Third Avenue and 363 Sales

A 363 sale is the sale of assets by a company in bankruptcy in accordance with Section 363 of the Federal Bankruptcy Code. The process starts with a “stalking horse” bidder that enters into a purchase agreement for the assets. This provides a “floor bid” and serves as a basis for conducting an auction. As recognition of the expense and risk associated with entering into this agreement, the stalking horse bidder is entitled to a break-up fee and expense reimbursement if it is not the successful bidder. In conjunction with court approval of the stalking horse bid, dates are set for a bid deadline, auction and court hearing to approve the winning bid. If other bidders submit “qualified bids” by the bid deadline, they are permitted to participate in the auction, which typically is conducted by the law firm representing the debtor. Following the auction, both the winning bid and an alternate bid are approved in a bankruptcy court hearing. During the quarter, we were actively involved in two 363 sales processes:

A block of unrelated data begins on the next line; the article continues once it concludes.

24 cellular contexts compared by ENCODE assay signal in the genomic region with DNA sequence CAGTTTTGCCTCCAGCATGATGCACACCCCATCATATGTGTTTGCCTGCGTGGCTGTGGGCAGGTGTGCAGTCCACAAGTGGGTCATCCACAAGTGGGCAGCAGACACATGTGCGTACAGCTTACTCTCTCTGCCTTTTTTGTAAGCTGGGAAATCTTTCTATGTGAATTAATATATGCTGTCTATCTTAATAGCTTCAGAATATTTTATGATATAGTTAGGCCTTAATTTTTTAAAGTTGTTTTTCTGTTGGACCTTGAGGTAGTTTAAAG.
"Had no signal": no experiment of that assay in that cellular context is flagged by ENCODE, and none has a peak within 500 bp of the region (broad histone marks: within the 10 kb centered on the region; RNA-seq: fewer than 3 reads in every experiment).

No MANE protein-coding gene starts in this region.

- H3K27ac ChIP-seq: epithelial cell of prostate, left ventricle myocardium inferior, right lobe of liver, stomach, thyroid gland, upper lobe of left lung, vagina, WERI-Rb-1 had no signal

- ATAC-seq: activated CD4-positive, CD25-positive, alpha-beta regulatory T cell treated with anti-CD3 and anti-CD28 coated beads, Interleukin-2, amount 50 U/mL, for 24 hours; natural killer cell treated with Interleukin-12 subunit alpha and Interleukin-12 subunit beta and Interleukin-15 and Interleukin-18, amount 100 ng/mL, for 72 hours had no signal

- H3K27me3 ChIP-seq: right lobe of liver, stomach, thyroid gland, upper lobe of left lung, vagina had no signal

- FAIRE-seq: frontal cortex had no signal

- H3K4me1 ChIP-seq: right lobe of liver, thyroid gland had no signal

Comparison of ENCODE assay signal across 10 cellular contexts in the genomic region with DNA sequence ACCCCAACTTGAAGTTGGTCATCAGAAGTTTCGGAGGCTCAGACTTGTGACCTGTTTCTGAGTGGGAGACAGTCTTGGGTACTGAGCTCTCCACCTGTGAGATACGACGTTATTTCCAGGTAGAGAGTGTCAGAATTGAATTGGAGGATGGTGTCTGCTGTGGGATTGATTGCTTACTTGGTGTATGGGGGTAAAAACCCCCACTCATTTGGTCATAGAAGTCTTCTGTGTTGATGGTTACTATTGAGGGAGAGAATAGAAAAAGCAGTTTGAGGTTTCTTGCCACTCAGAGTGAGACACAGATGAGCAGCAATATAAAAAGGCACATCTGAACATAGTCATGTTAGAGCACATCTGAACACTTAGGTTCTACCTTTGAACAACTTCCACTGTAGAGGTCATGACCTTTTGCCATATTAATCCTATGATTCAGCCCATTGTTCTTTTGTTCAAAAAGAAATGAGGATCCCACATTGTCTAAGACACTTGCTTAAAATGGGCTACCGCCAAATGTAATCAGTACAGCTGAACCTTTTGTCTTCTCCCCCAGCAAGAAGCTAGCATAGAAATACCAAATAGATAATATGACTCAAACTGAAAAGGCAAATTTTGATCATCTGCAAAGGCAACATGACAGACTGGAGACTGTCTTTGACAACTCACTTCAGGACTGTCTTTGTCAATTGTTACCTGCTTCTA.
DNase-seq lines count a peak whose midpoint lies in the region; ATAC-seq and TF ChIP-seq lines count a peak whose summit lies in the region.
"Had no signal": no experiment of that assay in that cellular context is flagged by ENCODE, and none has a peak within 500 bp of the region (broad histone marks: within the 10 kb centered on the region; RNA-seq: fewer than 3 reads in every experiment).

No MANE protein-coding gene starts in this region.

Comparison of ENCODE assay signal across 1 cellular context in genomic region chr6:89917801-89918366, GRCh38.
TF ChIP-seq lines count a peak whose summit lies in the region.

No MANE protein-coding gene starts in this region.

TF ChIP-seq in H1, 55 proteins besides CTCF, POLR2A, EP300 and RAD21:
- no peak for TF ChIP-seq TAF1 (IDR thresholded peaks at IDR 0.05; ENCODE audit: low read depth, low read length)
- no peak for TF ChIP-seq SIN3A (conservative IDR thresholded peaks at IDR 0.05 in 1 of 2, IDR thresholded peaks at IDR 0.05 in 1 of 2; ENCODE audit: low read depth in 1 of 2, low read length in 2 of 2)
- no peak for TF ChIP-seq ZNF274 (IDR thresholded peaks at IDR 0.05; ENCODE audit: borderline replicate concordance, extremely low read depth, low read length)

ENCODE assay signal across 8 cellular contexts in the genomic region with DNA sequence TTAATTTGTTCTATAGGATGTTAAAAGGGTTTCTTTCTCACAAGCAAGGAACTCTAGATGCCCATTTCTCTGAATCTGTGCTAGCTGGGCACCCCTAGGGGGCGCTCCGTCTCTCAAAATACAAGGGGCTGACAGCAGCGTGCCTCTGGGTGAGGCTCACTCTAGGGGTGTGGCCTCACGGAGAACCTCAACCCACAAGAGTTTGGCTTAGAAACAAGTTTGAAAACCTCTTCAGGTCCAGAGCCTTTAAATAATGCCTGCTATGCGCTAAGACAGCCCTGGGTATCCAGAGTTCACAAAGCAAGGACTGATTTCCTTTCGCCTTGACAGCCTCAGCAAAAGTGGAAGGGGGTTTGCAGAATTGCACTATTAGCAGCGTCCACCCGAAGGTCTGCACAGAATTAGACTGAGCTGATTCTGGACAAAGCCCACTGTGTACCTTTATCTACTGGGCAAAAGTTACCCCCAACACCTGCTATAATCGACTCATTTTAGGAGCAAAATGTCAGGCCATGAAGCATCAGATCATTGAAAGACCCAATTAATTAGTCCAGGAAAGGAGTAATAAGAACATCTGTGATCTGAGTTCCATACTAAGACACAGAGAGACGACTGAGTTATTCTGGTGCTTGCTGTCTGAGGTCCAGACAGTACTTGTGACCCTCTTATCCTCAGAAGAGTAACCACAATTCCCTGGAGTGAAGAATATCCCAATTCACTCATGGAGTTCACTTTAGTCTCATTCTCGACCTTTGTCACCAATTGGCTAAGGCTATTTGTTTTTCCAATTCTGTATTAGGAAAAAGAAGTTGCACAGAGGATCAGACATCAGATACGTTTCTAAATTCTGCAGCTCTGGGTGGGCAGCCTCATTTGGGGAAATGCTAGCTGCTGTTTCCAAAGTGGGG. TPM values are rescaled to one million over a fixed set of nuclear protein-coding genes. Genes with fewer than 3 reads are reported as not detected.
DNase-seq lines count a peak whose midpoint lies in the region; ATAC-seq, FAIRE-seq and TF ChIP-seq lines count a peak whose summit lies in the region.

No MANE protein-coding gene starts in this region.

Nortel. As we discussed in the last two letters, the Fund purchased $100 million (face) of Nortel Senior unsecured debt at an average price of 17% of claim following its bankruptcy filings in January 2009. We attended the auction of a portion of Nortel’s Carrier Networks business (its Code Division Multiple Access and Long Term Evolution assets) on July 24, 2009, at the office of Cleary Gottlieb Steen and Hamilton LLP (Nortel’s bankruptcy counsel). Nokia Siemens was the stalking horse bidder, a position that it earned by entering into a purchase agreement on June 19th to buy the assets for $650 million. The debtors (Nortel) determined that this agreement represented the best opportunity to maximize value for the assets and serve as a basis for conducting an auction. On June 29th and June 30th, respectively, the Canadian and U.S. bankruptcy courts approved Bidding Procedures, including a break-up fee of $19.5 million and expense reimbursement of $3 million if Nokia Siemens was not the successful bidder, and a July 21st deadline for competing bids. Additionally, a minimum overbid of $5 million was established.